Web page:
Dot-com bust a mixed bag for IT staffing

Traditional companies are having an easier time filling long-empty IT staffing positions as former dot-com employees return to the corporate fold. But corporate IT managers report that not all of those returning are the cream of the crop.

"We figured people coming from dot-coms would be top-end and that we'd be working with the latest and greatest," said Bryant Fong, MIS manager at Advanced Research Laboratories, a shampoo and personal care products manufacturer in Costa Mesa, Calif. "When we interview them, their mentality is, ‘I can learn as I go.' But we have rules and procedures that we have to follow."

Others also cite the freewheeling nature of young technology workers who got their start in Internet companies, many of which were known for nontraditional office environments and work habits. Though willing to go the extra mile, these developers aren't accustomed to following structured methods for software development.

"There's a lot of innovation among some of the dot-commers," said Jim Hughes, CIO of Cleveland-based National City Corp., a bank with US$92 billion in assets. "But there's also a kind of hacker mentality."

Hughes manages an IT staff of 1,300 and has hired a dozen or so workers from closed dot-coms in recent months.

"We've had to make sure that these people can deliver the kind of stability and code that they perhaps didn't before," he explained. "We're transferring large sums of money, and it has to be right."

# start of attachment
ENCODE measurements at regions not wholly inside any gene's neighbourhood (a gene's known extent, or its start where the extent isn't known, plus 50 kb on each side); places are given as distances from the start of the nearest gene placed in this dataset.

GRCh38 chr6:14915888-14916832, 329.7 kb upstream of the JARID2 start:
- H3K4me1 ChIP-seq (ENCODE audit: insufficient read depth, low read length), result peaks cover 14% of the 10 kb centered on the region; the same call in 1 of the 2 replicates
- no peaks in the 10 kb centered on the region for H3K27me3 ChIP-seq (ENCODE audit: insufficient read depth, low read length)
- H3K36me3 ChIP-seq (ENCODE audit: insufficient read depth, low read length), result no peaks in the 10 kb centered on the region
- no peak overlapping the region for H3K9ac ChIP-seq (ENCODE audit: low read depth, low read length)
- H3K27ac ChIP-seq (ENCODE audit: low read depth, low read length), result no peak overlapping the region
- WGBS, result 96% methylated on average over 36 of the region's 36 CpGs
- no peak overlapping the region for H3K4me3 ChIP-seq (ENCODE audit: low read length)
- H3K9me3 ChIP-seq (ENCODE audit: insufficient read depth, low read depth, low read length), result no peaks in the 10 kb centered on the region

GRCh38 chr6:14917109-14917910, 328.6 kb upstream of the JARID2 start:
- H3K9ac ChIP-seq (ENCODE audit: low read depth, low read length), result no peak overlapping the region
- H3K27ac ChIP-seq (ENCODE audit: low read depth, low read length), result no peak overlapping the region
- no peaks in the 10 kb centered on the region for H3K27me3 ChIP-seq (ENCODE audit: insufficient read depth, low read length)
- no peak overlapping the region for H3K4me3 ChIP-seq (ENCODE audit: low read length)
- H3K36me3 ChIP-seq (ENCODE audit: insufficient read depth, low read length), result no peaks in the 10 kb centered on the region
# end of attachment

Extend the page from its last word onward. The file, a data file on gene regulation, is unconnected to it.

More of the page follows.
The Right Stuff

Internet-related job cuts in April totaled 17,500 -- an increase of more than 80 percent from March, according to a study released last month by Chicago-based outplacement firm Challenger, Gray & Christmas Inc.

"We had a full-time recruiter working for IT last year," said Ergin Uskup, CIO at United Stationers Inc., an office supplies and equipment wholesaler in Des Plaines, Ill. "We've discontinued that service because the hiring process is less difficult."

Uskup said he's also receiving an influx of résumés from systems integration firms such as Chicago-based MarchFirst Inc., that conducted development work for dot-coms. But Uskup said he looks for the right skills instead of dot-com experience.

Indeed, dot-com and Internet integration experience doesn't ensure a good cultural or skills match.

Lorraine Balum, IT hiring manager at Allstate Insurance Co. in Northbrook, Ill., agreed with Uskup.

"We've had more candidates contacting us, but they're not necessarily the right fit, and some of the skills sets are not aligned to what we're looking for," she said.

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